Senate President Pro Tem Darrell Steinberg, D-Sacramento, has ended his relationship with a law firm representing the son of a health care executive linked in an FBI affidavit to Sen. Ron Calderon, D-Montebello.
In response to a leaked FBI affidavit charging that Calderon had accepted $28,000 in bribes from Michael D. Drobot, formerly the CEO of Pacific Hospital of Long Beach, Calderon’s attorney sought to deflect blame this week in a court filing claiming that Steinberg was the true target of the investigation given his “financial activities” with Drobot.
On Thursday, Steinberg repudiated Calderon’s allegations, calling them “beyond the pale” and saying he had “no relationship” with Drobot, outside of the fact that the prolific Democratic donor had attended Senate Democratic fundraisers.
But Michael D. Drobot has a son, Michael R. Drobot, who is being represented in an insurance-fraud case by the law firm Roxborough, Pomerance, Nye & Adreani, which Steinberg listed as a source of income in an economic-interest filing covering 2012. Steinberg is an “attorney of counsel” for the firm, according to the filing, and received between $10,001 and $100,000 in 2012.
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Attorneys from the firm are representing the younger Drobot in a lawsuit that California’s State Compensation Insurance Fund brought against both Drobots, father and son, earlier this year alleging “a broad and multifaceted plan to defraud State Fund in connection with the submission and collection of fraudulent insurance bills.”
Steinberg started working for the firm last year but severed his affiliation on Thursday after learning that the younger Drobot had become a client, according to spokesman Mark Hedlund.
“He became affiliated with them on a very limited part-time basis last year and was going to be developing a mediation practice with them,” Hedlund said, adding that Steinberg’s schedule has prevented him from spending much time on the project.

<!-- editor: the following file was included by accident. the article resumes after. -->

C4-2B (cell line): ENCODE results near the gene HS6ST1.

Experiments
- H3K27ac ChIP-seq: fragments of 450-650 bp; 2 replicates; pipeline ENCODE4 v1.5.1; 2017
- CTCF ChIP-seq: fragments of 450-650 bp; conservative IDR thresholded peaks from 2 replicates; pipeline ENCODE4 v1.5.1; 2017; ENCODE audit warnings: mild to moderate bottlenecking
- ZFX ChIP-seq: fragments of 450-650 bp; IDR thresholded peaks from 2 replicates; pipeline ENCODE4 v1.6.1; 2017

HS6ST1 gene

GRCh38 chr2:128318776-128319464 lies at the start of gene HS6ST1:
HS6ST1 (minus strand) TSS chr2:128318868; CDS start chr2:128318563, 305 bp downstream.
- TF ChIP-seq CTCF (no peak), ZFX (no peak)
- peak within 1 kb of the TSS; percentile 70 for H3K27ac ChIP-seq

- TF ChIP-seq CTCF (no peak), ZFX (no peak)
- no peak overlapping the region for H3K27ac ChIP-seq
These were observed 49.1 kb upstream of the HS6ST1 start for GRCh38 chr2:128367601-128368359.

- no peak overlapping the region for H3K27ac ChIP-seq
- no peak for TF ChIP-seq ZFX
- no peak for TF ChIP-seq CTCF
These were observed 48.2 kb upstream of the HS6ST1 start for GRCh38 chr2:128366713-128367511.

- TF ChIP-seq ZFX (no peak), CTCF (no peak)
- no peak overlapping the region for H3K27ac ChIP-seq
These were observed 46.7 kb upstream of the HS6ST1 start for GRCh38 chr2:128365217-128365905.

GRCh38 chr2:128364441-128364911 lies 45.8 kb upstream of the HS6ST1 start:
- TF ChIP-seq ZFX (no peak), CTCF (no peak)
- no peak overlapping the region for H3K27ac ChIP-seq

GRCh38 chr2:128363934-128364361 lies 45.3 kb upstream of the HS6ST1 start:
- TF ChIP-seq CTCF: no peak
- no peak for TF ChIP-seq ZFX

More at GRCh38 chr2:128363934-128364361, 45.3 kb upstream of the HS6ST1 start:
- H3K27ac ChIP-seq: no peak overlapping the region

In a Nov. 14 email to Nicholas Roxborough, an attorney at the firm, Steinberg resigned his position, writing that “given that my good name has been unfairly dragged into the Calderon mess and Drobot senior, I am concerned about any appearance of a connection, even though there is not one.”
The state insurance fund’s complaint alleges that the Drobots and a web of companies they oversee have sought to defraud the state fund by overbilling for surgeries and by erecting “shell companies” used to inflate the price tags of medical devices for which the Drobot-affiliated companies seek reimbursement.
An affidavit given by an undercover FBI agent depicts a similar scheme. According to the document, the elder Drobot funneled money to Ron Calderon and his brother, former Assemblyman Tom Calderon, so they would preserve certain provisions in California’s worker compensation laws allowing Drobot to reap more money from spinal surgeries. Drobot’s lawyer has said the allegations are baseless. The affidavit mentions only Michael D. Drobot, the father, not Michael R. Drobot, the son.
“Drobot and others had conspired to use the existing provisions in the worker’s compensation laws, as well as several other means, to commit widespread health care fraud, including paying illegal kickbacks (or bribes) to surgeons performing spinal surgeries at (Pacific Hospital Long Beach),” the affidavit alleges.